Physics Accomplishments in 2015

Thursday, February 4, 2016

 

Reporting back:  From the desk of our Vice-President (Research and International)
(reprinted from carleton.ca/curo/wp-content/uploads/tmir-feb-2016.html)

For the month of February, I wanted to turn the spotlight on one of our most research-intensive departments on campus for the purposes of making all staff and faculty on campus aware of what a gem we have here at Carleton in our Department of Physics (https://physics.carleton.ca/) . While it has been considered a department that punches above its weight for over 40 years now, the past year was an exceptionally stellar year for the students, staff, faculty and researchers in the department.

Most ably led by Dr. Gerald Oakham and boasting a research complement of Particle Physicists (both Theoretical and Experimental) and Medical Physicists, the department won a number of accolades in 2015 that resonate both nationally and globally.

In March, Dr. Oakham and his team were the recipients of a Canada Foundation for Innovation award totaling more than $6 million — representing 40% of the total project funding — to upgrade the detectors for the exploration of new frontiers in high energy physics with the ATLAS project at CERN as it roars back to life (http://research.carleton.ca/2015/atlas-roars-back-to-life/) .

This is a necessary upgrade given that we're now in what they call "the Higgs Era". As a notable aside, Carleton physicists had a hand in the discovery of the Higgs boson (http://home.cern/topics/higgs-boson) in 2012, which won a Nobel Prize in Physics in 2013. In 2014, one of those physicists, former Canada Research Chair in Particle PhysicsDr. Manuella Vincter (http://research.carleton.ca/story/seeking-the-meaning-of-life/) , won a prestigious 2014 Killam Research Fellowship.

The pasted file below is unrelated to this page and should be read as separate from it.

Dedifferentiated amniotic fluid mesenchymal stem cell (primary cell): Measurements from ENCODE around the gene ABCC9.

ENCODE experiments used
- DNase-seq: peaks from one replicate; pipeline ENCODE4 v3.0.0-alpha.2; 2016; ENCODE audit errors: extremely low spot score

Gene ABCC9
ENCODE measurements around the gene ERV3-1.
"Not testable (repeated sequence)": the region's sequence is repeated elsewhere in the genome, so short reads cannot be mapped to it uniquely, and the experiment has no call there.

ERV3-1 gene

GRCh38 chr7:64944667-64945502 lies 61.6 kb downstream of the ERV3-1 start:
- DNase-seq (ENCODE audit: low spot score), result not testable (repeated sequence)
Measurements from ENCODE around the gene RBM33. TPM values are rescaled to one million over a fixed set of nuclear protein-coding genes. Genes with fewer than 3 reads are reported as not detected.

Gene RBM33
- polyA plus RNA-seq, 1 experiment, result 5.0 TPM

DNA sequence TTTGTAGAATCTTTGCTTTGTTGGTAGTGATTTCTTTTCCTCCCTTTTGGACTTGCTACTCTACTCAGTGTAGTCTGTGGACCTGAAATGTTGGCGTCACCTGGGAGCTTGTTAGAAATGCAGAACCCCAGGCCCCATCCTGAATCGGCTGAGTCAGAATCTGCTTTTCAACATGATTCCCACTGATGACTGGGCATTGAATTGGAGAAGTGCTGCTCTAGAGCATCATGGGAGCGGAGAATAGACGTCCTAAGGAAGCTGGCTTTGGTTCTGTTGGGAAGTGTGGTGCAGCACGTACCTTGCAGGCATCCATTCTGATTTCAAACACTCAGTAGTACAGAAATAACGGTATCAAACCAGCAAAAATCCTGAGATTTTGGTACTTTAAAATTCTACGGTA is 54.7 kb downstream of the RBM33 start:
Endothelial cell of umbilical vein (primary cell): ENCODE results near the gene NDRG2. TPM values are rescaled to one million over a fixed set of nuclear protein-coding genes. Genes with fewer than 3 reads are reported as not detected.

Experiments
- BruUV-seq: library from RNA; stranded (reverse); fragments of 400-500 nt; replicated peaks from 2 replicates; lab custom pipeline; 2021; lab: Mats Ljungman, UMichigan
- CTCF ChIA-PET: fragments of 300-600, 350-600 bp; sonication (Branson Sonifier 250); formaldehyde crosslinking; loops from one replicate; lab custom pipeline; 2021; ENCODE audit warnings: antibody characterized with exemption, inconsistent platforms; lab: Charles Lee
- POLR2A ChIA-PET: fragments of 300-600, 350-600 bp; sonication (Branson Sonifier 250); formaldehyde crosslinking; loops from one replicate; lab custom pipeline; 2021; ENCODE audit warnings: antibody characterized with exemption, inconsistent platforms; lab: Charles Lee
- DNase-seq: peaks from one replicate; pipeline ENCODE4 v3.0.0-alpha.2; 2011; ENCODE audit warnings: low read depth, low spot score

In June, Rowan Thomson, Canada Research Chair in Radiotherapy Physics was awarded an Early Researcher Award (http://research.carleton.ca/2015/carleton-university-medical-physics-architectural-and-economics-researchers-receive-3-5-million-lift/) from the Province of Ontario to develop new and improved cancer treatments. She is not new to awards – in 2011 she was awarded a coveted Polanyi Prize.

Dr. Thomson works closely with Distinguished Research Professor Dr. David Rogers, Royal Society Fellow and former Canada Research Chair in Medical Physics. Dr. Rogers was also the 2012 recipient of the Gold Medal Award (http://research.carleton.ca/2012/carletons-david-rogers-awarded-canadian-organization-of-medical-physicists-top-honour/) from the Canadian Organization of Medical Physicists, their highest award given.

Turning now to the Sudbury Neutrino Laboratory, known as SNOLAB (http://www.snolab.ca/) , in October it was announced that the Nobel Prize for Physics would be bestowed on our SNOLAB colleague Art McDonald, who shares the Prize with Takaaki Kajita of Japan. Dr. McDonald visited us shortly after the announcement (http://carleton.ca/our-stories/story/nobel-laureate-thanks-carleton/) to celebrate with his longtime colleague Dr. David Sinclair and other Carleton researchers with whom he works on neutrino detection at SNOLAB.

But that wasn't it for SNOLAB or its Carleton researchers. In November it was announced as sharing the highly prestigious 2016 Breakthrough Prize in Fundamental Physics (http://research.carleton.ca/2015/carleton-shares-in-breakthrough-prize-for-sno-collaboration/) for "the fundamental discovery of neutrino oscillations, revealing a new frontier beyond, and possibly far beyond, the standard model of particle physics."

I also want to highlight the impact of these awards and research projects on our students. They have an opportunity to learn from and work with world's leading physicists and engage in major international collaborations – a dream for any student.

What a banner year for Physics. Please join me in congratulating and celebrating everyone involved. We have much to be proud of.